Relay for Life events this weekend
Several events that will benefit the Marengo County Relay for Life will take place this weekend.
Events taking place this weekend include:
Bake sale, Bryan W. Whitfield Memorial Hospital main lobby, Friday, April 10, 9 a.m. until food is gone
Bake sale, Wal-Mart, sponsored by Robertson Banking Company, Saturday, April 11, 10 a.m. to 2 p.m.
Dog show, Wal-Mart parking lot, Saturday April 11, at 11 a.m. Registration is from 10 to 11 a.m. Registration is by donation to the American Cancer Society or Raly for Life of Marengo County (suggested minimum donation is $10). Awards will include best of show, best trick, longest ears, ugliest dog, sweetest, best dressed, best groomed, most obedient, laziest and friendliest. All dogs must be on a leash. For information, contact Doris Stephens at 289-2385.
Anyone wishing to place information about an event for Relay for Life should call The Demopolis Times at 289-4017 or fax it to 289-4019.
Relay for Life
Relay for Life is in its 25th year nationwide as a fund-raising event for the American Cancer Society. People form teams to raise money for the ACS, using several different methods to raise the money for months before the event, and even at the event itself.
This season’s Relay for Life is the 10th for Marengo County, with the first such event taking place in the year 2000. The 2009 Relay for Life will take place on Friday, April 24, at River Field in Demopolis, with the survivor dinner being held at 5 p.m. and the opening ceremony beginning at 6 p.m.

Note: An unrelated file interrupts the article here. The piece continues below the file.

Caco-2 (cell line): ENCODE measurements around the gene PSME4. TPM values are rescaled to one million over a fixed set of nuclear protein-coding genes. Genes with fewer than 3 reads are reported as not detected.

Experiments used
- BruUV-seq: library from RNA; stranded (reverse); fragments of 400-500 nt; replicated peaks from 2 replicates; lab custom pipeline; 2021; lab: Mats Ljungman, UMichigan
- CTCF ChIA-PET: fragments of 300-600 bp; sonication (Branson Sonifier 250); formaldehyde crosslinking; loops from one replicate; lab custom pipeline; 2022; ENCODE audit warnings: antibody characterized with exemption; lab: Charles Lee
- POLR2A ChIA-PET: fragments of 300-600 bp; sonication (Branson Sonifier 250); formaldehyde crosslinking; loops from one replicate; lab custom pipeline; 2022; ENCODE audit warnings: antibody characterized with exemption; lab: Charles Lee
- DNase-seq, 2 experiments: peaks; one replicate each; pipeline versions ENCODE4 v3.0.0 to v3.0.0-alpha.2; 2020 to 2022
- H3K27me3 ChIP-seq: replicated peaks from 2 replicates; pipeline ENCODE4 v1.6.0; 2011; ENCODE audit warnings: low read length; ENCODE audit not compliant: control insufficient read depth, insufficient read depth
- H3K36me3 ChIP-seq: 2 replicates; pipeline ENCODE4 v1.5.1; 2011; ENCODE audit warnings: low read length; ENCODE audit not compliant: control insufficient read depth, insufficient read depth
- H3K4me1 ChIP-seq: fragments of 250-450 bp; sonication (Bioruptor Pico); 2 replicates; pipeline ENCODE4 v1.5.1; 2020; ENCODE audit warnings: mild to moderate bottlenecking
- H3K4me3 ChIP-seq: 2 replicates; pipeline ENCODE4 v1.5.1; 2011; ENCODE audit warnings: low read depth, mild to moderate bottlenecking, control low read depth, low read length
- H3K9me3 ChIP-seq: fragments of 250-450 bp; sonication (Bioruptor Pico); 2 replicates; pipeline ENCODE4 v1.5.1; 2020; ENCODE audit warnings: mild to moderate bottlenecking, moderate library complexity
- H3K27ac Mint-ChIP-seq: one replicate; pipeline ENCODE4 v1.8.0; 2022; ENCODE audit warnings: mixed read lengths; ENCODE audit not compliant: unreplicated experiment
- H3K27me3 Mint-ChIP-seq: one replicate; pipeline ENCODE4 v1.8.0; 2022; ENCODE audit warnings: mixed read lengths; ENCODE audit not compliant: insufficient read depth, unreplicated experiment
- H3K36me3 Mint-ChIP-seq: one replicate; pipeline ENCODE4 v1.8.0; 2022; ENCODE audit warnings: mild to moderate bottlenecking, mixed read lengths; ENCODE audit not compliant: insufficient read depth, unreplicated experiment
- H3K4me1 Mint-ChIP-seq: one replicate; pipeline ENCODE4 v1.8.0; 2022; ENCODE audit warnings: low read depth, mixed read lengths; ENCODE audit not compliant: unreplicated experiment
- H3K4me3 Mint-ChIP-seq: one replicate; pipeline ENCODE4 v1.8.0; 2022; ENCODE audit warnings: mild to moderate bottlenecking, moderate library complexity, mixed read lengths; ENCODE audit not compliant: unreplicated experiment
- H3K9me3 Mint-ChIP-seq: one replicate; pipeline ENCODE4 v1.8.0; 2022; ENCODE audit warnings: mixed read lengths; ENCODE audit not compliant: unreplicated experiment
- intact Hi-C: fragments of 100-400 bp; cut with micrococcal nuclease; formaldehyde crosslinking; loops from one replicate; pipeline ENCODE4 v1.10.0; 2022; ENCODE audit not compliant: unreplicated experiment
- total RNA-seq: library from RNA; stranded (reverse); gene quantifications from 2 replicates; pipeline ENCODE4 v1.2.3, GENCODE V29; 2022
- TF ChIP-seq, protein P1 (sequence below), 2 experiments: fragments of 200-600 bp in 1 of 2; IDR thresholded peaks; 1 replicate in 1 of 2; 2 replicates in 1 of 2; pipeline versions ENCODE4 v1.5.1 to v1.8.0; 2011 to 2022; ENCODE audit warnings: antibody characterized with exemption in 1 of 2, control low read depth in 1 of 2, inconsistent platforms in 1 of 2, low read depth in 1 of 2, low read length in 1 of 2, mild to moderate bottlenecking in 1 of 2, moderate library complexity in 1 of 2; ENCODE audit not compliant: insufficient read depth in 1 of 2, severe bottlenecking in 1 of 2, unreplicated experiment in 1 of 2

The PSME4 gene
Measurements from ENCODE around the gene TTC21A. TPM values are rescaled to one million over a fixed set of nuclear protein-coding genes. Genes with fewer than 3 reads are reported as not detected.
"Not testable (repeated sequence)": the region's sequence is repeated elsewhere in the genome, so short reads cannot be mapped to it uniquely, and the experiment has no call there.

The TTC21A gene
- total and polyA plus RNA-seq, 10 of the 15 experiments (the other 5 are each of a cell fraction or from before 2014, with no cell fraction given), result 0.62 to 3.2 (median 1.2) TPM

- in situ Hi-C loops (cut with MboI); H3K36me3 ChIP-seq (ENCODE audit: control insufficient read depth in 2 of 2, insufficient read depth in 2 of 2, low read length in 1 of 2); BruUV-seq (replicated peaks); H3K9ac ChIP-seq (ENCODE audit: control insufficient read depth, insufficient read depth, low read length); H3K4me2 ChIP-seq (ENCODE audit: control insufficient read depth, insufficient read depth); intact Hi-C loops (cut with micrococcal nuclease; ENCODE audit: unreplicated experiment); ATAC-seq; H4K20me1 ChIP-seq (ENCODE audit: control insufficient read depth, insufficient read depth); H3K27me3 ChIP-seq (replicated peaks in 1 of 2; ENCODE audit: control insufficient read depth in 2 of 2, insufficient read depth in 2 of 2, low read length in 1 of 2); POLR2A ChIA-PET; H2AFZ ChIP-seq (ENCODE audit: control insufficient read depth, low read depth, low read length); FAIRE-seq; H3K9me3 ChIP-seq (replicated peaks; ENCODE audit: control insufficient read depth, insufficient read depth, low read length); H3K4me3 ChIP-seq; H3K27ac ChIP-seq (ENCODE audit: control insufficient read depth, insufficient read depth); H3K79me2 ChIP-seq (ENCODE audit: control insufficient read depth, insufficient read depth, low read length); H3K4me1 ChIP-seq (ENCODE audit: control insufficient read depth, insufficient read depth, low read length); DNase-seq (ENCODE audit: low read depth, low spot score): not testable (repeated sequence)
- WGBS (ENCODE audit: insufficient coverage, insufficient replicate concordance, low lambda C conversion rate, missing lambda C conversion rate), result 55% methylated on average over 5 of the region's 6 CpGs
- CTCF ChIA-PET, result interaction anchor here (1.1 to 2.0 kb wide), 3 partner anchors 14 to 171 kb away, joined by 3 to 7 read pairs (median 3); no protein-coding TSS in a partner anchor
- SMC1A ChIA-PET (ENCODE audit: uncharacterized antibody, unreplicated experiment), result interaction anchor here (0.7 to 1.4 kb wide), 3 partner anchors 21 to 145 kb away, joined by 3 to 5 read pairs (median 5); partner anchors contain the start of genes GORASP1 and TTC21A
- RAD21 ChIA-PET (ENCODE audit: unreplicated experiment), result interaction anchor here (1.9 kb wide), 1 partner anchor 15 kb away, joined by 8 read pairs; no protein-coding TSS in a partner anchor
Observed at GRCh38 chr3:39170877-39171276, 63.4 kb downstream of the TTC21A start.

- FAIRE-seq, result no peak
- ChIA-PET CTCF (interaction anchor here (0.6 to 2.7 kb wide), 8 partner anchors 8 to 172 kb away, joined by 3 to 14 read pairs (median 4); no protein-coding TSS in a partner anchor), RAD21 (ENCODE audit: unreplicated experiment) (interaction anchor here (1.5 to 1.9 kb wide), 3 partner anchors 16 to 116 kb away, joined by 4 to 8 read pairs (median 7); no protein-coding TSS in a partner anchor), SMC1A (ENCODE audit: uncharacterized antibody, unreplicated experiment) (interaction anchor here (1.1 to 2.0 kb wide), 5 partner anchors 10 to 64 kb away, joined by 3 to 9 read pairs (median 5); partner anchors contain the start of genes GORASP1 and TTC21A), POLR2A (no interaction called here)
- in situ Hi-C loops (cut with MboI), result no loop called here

This year’s motto for Relay for Life is “Celebrating 25 Years of Hope/Show Your Hope.”
Relay for Life is a fund-raising event that celebrates the lives of those who have battled cancer, honoring those who have survived cancer and remembering those who have succumbed to it. Some 3.5 million people across the country take part in Relay for Life events each year.
This year, it is estimated that more than 1,500 people each day will die from cancer. More than 1.3 million new cases of cancer are expected to be diagnosed. Cancer is the second-leading cause of death in the United States.